Modern boxing rings have three parts – the ring, the ropes and the platform. The dimensions themselves vary, because there are several recognised and active international boxing federations and each of them has their own guidelines for the ring dimensions.
For example, the International Amateur Boxing Association (AIBA), which also governs Olympic boxing, stipulates a 7.8-meter ring, with an inner 6.1-meter square. Professional boxing organisations have their own dimensions.
The inner squares are usually somewhere between 4.9 and 6.1 meters, which covers the distance between the ropes. Outside of the ropes, there is usually another 0.61 meters, which adds up to a total area of somewhere between 5.51 and 6.71 meters.
The platform of a boxing ring is somewhere between 0.91 and 1.22 meters high and is covered by roughly 25 mm of padding topped by a type of stretched canvas.
As for the ropes, each side has four raised ropes attached to 1.5-meter high posts, also covered by protective canvas as to avoid serious injuries. The ropes have spaces in between them so that they do not spread too far apart. The ropes themselves are around 25 mm in diameter and are raised at 0.46, 0.76, 1.07 and 1.37 meters from the ground.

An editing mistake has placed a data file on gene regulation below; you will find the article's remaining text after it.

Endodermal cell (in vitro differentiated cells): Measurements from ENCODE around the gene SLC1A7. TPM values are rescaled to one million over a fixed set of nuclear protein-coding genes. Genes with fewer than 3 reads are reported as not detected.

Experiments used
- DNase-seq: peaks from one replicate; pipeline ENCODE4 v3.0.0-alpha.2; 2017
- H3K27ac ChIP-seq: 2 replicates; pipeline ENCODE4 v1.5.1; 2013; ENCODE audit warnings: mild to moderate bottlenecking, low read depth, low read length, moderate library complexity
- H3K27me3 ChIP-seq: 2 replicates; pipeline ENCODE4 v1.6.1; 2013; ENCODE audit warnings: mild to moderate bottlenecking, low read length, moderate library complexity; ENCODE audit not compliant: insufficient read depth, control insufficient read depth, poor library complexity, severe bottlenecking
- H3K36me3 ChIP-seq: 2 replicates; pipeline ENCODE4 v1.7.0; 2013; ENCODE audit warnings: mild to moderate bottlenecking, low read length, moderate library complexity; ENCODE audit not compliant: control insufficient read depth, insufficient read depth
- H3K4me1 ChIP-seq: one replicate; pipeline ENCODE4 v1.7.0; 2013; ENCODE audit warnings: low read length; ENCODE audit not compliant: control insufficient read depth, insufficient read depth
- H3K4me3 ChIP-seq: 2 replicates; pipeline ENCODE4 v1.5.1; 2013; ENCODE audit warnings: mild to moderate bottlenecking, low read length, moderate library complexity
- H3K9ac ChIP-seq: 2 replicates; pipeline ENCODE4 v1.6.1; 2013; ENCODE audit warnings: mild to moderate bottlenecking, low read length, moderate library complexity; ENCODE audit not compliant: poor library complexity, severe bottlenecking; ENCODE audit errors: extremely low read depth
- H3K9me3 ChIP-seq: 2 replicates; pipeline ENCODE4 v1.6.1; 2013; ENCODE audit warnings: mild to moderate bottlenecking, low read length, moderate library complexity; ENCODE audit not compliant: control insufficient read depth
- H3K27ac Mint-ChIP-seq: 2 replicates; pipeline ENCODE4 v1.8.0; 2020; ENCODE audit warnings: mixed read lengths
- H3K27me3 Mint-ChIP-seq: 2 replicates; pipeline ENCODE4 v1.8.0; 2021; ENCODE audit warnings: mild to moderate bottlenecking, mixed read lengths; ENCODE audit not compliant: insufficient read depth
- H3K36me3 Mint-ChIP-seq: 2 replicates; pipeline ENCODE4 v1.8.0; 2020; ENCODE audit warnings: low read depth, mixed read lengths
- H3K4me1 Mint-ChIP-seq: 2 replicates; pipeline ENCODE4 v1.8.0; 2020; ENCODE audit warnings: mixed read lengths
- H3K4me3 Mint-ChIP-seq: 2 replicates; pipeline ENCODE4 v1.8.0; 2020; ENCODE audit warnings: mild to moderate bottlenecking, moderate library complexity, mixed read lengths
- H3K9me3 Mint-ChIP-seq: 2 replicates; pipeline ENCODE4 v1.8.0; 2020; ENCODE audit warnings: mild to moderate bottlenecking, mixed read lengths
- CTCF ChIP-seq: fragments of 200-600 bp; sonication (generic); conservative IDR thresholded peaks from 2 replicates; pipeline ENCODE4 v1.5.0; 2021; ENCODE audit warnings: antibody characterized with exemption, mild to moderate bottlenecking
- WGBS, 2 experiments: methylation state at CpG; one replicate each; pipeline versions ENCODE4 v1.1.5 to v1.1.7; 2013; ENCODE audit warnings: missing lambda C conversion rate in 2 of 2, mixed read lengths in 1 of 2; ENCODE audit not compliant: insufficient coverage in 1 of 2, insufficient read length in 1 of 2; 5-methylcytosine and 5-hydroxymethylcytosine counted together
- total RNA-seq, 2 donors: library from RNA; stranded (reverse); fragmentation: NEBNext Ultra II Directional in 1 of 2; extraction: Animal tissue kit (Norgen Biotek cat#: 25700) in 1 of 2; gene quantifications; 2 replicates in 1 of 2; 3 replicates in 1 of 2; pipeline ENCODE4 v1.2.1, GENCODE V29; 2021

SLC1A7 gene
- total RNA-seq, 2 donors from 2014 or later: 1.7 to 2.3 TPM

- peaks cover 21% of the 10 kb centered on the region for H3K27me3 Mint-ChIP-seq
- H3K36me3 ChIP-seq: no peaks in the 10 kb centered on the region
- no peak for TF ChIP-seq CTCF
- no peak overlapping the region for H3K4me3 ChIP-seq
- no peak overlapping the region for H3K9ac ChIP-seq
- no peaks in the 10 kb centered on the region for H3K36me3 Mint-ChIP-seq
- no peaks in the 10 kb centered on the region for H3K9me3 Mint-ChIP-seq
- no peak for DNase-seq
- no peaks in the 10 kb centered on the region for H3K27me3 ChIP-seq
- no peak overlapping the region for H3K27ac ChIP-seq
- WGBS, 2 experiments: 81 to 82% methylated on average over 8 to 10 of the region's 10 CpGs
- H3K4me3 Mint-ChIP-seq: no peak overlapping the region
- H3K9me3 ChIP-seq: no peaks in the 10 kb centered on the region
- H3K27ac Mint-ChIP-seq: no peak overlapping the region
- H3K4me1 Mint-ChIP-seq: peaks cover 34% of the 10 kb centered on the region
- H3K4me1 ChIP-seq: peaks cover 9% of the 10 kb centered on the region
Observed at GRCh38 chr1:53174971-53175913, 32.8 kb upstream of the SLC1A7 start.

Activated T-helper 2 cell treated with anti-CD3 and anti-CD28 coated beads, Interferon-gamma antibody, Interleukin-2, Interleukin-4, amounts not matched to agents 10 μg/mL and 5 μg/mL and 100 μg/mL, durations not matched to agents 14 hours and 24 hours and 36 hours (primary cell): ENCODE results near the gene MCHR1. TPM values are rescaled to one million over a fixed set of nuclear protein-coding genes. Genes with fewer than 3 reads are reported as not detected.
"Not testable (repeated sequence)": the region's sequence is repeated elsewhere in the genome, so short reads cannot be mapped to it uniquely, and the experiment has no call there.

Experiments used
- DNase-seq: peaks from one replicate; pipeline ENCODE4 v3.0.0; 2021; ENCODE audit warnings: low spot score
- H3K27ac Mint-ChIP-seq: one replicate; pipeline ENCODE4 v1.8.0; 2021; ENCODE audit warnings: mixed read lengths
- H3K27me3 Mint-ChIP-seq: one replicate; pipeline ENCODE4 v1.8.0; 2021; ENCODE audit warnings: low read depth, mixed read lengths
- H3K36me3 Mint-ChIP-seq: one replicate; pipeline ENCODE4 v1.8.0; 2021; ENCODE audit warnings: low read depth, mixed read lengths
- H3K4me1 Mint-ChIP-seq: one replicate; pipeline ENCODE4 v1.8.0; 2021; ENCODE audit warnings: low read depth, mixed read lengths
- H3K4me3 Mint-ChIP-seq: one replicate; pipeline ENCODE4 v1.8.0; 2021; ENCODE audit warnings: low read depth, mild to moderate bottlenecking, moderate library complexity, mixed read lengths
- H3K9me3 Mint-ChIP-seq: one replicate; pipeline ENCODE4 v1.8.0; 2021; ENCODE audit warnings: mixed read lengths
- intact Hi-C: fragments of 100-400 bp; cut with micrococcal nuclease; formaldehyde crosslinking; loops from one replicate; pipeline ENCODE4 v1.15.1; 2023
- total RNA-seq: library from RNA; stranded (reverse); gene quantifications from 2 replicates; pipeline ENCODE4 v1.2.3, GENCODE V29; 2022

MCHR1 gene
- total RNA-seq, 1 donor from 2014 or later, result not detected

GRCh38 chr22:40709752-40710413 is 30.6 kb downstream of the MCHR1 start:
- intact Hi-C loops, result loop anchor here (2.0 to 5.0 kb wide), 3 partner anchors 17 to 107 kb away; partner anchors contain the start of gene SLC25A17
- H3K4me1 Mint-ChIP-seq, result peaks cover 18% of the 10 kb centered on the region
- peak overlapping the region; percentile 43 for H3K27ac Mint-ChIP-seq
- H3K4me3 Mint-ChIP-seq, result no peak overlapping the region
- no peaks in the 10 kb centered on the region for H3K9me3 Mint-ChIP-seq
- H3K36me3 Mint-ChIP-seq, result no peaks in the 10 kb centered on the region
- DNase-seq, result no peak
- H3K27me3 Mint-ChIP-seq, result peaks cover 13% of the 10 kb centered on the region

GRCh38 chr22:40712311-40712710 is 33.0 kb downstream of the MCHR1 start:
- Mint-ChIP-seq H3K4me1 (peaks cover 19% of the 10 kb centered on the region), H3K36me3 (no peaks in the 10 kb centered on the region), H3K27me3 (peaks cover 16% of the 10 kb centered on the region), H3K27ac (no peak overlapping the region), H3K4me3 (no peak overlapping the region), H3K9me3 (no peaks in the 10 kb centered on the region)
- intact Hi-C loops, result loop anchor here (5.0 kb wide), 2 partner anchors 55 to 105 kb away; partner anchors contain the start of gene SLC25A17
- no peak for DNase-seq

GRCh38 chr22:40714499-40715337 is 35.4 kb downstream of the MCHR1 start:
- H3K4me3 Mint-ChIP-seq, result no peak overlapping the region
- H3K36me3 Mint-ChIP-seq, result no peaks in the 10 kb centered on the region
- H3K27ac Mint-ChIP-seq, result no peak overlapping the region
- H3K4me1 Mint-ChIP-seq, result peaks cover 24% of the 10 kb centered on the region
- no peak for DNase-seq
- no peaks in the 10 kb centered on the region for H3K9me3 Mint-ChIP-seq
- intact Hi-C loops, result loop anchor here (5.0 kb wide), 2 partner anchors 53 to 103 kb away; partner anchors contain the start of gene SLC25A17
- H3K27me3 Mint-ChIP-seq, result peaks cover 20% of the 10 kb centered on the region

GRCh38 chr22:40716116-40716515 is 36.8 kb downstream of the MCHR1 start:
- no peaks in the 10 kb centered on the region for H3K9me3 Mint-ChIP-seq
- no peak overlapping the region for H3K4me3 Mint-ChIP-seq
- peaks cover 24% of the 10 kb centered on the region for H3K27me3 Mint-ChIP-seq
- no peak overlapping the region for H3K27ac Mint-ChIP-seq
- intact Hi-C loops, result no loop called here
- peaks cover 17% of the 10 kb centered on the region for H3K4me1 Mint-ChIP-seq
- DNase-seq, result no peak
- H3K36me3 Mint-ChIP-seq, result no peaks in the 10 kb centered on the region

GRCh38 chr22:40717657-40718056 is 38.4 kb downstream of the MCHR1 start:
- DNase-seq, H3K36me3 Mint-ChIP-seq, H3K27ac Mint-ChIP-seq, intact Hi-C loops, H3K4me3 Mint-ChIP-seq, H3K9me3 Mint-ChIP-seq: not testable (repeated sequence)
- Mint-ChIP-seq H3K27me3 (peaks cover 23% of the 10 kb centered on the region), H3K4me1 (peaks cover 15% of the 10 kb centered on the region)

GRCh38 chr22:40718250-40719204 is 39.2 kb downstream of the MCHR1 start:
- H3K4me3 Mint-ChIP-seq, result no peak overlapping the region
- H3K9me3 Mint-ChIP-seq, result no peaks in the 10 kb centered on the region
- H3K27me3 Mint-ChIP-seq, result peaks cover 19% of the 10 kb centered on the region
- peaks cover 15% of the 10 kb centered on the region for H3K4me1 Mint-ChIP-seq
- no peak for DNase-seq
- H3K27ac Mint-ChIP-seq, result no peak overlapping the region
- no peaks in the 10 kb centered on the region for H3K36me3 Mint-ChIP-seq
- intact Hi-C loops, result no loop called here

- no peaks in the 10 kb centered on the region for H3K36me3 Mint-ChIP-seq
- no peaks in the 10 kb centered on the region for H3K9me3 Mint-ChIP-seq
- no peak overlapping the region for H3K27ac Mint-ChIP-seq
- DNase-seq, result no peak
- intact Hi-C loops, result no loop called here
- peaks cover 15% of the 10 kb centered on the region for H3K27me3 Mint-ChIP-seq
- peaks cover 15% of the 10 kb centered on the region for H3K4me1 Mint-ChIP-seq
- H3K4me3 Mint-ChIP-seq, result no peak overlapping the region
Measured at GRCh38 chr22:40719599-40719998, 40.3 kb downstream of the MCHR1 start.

When designing rings and boxing arenas, the constructors need to focus on the issue of lighting, which is extremely important for boxers, as they need to be able to see clearly in order to fight properly. So, when constructing the whole field, they have to maximize the lighting of the boxing ring, but in such a way as to reduce the heat emitted by the lighting as much as possible.
The temperature cannot exceed the usual levels, especially since such heat is produced artificially. Also, the lighting has to be done in such a way as to minimise, as much as it is objectively possible, all the ringside lighting and basically all the lights that are not focuses on the boxing ring. It will not be possible to a full degree, but any external lighting must be reduced to a minimum as to allow for a proper and competitive boxing match.
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So, there you have it – the answer to the question why we have square boxing rings. The term “boxing ring” is merely a linguistical relic and is, quite possibly, alive because of traditional reasons, since it has been used for more than 2,000 years.
Despite that, the rings themselves have changed and we do not have circular arenas like before 1838, but rather “squared circles” that have become a standard not just for boxing, but for a lot of other martial arts and combat sports.
Oh, before we bring this article to an end, we’d like to give you yet another piece of historical trivia related to boxing terminology. We all know that the best seats in the house during a boxing match are called “ringside seats”, as they are very close to the ring itself. Well, the term “ringside seats” was first used back in 1860 and has since become a standard piece of boxing terminology.
That is it from today’s subject. If you came upon this article, there is a good chance you are a boxing enthusiast, so, be sure to also check out our series of articles on boxing. Follow us for more news on combat sports and see you next time!